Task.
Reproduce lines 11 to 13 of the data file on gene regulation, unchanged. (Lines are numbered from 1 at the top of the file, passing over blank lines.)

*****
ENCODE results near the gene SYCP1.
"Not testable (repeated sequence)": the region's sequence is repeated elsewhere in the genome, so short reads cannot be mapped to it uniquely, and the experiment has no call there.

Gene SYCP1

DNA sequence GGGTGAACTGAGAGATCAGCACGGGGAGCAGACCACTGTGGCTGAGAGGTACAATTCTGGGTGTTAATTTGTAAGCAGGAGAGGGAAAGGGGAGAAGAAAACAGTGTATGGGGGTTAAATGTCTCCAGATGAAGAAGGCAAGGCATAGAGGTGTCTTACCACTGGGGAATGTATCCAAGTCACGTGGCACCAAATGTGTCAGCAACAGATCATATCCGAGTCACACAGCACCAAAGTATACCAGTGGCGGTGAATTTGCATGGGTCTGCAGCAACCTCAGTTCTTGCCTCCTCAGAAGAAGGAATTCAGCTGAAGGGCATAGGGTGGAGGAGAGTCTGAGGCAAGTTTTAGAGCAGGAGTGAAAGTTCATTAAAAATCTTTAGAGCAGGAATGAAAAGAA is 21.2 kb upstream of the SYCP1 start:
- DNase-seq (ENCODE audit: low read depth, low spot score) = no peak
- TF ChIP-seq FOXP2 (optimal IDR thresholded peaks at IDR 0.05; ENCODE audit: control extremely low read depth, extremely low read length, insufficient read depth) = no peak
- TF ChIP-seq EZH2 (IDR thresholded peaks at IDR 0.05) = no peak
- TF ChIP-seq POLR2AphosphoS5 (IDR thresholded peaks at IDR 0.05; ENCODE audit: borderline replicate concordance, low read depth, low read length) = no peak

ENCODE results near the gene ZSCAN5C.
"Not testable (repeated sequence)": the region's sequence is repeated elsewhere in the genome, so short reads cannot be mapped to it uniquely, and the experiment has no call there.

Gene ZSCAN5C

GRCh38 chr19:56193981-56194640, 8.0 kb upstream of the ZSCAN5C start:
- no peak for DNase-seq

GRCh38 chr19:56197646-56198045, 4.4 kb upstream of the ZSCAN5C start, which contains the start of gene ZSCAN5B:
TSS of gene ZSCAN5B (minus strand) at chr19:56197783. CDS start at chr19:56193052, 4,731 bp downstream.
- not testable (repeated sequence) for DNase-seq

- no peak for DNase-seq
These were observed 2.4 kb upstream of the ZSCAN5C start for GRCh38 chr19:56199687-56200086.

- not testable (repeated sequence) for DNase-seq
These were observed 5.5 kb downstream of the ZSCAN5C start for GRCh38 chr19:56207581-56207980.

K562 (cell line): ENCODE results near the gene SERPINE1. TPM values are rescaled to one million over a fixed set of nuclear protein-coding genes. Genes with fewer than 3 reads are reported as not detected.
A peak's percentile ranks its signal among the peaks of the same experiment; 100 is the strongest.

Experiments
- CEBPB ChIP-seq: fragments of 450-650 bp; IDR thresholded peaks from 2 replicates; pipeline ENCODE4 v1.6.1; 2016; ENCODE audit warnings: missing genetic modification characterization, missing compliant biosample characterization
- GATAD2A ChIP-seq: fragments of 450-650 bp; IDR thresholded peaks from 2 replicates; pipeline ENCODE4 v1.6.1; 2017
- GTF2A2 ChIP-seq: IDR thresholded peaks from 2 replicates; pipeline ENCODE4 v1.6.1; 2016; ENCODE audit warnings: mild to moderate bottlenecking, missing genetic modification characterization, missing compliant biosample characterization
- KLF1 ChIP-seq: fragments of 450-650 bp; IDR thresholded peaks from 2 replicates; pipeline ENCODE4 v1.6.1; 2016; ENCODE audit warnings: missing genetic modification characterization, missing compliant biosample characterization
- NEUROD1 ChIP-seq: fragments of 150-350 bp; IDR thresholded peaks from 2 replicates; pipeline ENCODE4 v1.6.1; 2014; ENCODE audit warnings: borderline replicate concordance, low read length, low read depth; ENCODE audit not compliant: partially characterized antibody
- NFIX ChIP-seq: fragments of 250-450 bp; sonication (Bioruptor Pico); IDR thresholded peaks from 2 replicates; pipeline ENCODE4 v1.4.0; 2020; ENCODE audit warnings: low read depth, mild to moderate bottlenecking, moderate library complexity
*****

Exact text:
Gene ZSCAN5C

GRCh38 chr19:56193981-56194640, 8.0 kb upstream of the ZSCAN5C start:
- no peak for DNase-seq